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Joes erupts again: Osasu Obayiuwana reports on the violence that is threatening to become a permanent fixture of Nigeria's northern city of Jos.

Death and destruction are gradually becoming associated with Jos, usually a sedate Northern Nigerian city known as a getaway spot for people keen to take a break from the daily grind.


This follows a weekend of political and religious mayhem in late November that over 350 people dead and valuable property worth millions of dollars destroyed.

It is second time in four years that violence has gripped the city. In May 2004, the situation-similarly caused by political and religious disputes-deteriorated to a warlike state, forcing the then president Olusegun Obasanjo, to unilaterally impose a state of emergency.

That led to a six-month suspension of the erstwhile Plateau State governor, Joshua Dariye. The retired Major-General Chris Alli replaced him and was Obasan-jo's special administrator in the state until calm was restored and authority handed back to Dariye.

The recent outbreak of mayhem in Jos, which saw people burnt to death in their own homes, started as a dispute over results of elections held on 27 November in 17 local government areas in Plateau State--of which Jos is the political capital.

The ruling People's Democratic Party (PDP) was declared to have emerged victorious in all 17 areas. But members of the opposition All Nigeria Peoples Party (ANPP), who were expecting a win in Jos North, after having an initial lead of 58,000 votes, reacted violently when the final result gave victory to the PDP.

Accusing the electoral officials of colluding with the ruling PDP to falsify the results, an angry ANPP crowd ran amok throughout the Jos metropolis, burning over 1,000 vehicles and scores of houses.

But it was the torching of churches and mosques in what was supposed to have been a dispute over election results, that added a deadly religious twist to the whole affair.

Relations between Christians and Moslems in Plateau State, as in many parts of Northern Nigeria, have been fraught with suspicion in recent years. especially with the controversial introduction of Sharia law in several Northern states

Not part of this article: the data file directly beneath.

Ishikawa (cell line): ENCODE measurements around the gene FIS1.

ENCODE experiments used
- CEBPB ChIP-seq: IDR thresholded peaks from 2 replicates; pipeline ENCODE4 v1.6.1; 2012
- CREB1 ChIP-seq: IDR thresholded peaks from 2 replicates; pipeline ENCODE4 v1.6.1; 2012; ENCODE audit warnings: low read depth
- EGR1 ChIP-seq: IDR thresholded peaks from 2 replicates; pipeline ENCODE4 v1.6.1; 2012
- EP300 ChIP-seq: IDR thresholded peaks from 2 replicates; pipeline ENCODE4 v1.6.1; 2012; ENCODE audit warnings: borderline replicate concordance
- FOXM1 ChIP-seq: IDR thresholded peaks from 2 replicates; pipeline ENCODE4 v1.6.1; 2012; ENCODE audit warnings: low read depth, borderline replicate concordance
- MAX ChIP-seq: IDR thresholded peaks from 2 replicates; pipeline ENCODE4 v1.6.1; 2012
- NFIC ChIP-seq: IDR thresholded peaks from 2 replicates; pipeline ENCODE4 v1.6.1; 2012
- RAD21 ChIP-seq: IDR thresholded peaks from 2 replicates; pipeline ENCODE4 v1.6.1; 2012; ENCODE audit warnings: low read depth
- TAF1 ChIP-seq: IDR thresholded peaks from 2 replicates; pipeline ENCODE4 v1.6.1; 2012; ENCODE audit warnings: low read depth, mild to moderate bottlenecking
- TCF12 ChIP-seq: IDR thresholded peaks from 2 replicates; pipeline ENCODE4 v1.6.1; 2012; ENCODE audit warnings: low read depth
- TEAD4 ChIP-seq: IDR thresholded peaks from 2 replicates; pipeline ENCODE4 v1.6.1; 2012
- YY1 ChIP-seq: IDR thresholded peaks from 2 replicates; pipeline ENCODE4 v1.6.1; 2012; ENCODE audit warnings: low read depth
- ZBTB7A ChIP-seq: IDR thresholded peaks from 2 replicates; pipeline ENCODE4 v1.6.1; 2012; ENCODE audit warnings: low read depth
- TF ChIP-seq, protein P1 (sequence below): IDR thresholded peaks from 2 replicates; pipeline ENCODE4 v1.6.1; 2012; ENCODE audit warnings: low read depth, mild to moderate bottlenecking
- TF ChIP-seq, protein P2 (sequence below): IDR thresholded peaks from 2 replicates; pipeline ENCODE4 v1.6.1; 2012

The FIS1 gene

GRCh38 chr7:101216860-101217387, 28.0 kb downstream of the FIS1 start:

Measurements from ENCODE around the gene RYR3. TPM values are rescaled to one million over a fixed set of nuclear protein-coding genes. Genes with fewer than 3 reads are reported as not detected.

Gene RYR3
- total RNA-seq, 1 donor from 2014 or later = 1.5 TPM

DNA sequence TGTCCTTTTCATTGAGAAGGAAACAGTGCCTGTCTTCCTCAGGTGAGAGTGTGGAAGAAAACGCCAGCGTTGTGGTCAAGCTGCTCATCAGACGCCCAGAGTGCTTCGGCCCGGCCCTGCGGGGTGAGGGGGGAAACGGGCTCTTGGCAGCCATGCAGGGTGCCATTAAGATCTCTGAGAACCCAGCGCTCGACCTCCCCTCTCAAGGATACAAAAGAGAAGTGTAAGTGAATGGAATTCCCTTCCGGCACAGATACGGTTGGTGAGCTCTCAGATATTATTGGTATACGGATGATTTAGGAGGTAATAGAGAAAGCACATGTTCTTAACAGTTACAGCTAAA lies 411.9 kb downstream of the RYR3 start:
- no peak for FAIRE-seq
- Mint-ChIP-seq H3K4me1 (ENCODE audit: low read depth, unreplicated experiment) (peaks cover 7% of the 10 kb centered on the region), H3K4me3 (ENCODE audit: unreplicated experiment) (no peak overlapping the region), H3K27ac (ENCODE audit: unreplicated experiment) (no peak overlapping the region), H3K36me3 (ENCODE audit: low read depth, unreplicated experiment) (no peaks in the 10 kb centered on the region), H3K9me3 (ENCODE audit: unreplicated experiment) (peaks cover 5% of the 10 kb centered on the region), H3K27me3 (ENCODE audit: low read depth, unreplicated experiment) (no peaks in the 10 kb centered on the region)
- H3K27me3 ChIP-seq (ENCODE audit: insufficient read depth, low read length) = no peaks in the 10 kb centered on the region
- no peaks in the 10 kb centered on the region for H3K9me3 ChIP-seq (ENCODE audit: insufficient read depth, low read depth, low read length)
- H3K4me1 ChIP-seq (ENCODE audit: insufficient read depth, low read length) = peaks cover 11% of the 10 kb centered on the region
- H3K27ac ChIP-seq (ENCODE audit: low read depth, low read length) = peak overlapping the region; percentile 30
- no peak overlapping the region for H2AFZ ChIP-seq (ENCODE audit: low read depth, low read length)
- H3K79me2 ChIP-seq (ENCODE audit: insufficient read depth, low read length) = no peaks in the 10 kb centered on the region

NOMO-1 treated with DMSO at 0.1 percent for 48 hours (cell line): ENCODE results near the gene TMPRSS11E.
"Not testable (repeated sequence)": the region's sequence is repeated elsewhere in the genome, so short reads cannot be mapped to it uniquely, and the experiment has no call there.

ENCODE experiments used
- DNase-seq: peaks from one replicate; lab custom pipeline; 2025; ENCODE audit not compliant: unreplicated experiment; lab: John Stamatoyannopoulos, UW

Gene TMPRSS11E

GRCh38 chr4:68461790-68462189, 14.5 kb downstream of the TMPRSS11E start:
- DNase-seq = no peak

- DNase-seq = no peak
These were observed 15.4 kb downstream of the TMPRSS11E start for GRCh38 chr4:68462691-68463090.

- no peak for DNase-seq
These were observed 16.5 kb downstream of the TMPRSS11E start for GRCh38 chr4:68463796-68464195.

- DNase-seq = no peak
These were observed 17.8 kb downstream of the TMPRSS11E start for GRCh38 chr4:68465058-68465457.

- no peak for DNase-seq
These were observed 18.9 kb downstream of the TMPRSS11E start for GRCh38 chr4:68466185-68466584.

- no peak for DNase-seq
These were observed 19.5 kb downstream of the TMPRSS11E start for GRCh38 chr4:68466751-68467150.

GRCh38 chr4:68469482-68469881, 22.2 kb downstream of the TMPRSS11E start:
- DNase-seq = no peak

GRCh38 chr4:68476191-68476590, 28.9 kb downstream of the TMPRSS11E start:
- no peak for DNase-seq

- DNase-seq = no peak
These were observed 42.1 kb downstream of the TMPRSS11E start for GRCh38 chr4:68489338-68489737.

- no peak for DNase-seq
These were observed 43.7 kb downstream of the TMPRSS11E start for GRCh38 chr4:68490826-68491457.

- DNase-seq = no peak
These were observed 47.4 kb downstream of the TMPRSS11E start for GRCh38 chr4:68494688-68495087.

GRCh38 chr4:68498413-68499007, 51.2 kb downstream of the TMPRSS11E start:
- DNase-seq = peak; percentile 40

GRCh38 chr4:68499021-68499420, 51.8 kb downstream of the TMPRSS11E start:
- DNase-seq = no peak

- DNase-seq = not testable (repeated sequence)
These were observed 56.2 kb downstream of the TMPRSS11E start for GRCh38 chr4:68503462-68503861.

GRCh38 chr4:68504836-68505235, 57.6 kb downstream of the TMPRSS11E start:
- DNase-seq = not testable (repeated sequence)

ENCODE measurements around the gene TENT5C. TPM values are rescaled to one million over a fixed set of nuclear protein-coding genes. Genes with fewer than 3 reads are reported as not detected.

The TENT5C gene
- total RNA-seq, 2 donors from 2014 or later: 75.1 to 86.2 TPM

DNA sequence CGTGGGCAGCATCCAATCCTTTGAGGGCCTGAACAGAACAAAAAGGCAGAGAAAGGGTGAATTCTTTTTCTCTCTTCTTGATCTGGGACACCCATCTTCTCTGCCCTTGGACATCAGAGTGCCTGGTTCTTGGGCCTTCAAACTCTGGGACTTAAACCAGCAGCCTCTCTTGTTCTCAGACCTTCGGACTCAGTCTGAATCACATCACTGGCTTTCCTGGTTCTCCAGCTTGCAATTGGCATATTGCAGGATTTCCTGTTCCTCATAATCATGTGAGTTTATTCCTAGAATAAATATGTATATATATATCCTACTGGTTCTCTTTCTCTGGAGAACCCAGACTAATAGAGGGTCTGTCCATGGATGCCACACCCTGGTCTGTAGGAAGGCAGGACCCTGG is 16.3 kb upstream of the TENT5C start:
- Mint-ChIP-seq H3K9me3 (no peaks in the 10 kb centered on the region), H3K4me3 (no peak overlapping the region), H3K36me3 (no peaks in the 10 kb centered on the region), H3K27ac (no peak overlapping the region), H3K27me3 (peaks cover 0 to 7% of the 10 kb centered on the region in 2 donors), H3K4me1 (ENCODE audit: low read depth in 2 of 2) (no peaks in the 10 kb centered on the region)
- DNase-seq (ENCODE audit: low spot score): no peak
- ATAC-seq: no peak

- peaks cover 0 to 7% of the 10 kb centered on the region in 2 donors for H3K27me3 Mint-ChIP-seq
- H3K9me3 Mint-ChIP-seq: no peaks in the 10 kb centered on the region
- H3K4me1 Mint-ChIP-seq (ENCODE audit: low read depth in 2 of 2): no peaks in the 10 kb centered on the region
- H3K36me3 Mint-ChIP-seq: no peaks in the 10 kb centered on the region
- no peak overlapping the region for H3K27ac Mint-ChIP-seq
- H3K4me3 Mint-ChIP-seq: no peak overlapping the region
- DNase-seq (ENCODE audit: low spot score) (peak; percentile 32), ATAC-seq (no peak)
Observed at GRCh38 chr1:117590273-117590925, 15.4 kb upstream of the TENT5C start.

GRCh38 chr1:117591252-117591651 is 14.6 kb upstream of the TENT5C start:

The trail of death and destruction compelled Jonah Jang, governor of Plateau State to impose a dusk-to-dawn curfew in Jos and order soldiers and policemen to "shoot in sight" anyone inciting inciting violence.

President Umaru Yar'Adua, criticised by Nigerians for having a "slowcoach" attitude towards governing the country, promptly summoned Jang to Aso Rock (Nigeria's seat of government in the capital, Abuja), for a security consultation.

It was during this claimed mercenaries had been recruited from as far as the Republic of Niger and Chad to foment the chaos in his state.

But Yar' Adua averted more trouble when he stopped a subsequent order by Jang, that the local government chairmen and councillors who emerged from the disputed elections be sworn in on 1 December.

Emeka Eneukwu, a national official of the ANPP, whose supporters were accused of starting the chaos, says his party is not in support of the violence that has claimed many lives. But Eneukwu, who insists his party was robbed of victory in certain areas of Plateau State, warns that only the conduct of transparently free and fair elections will eliminate the violence that continues to take place in the country.

According to Plateau State government officials, over 1,500 people were arrested in connection with the violence.
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Title Annotation:NIGERIA
Author:Obayiuwana, Osasu
Publication:New African
Geographic Code:6NIGR
Date:Jan 1, 2009
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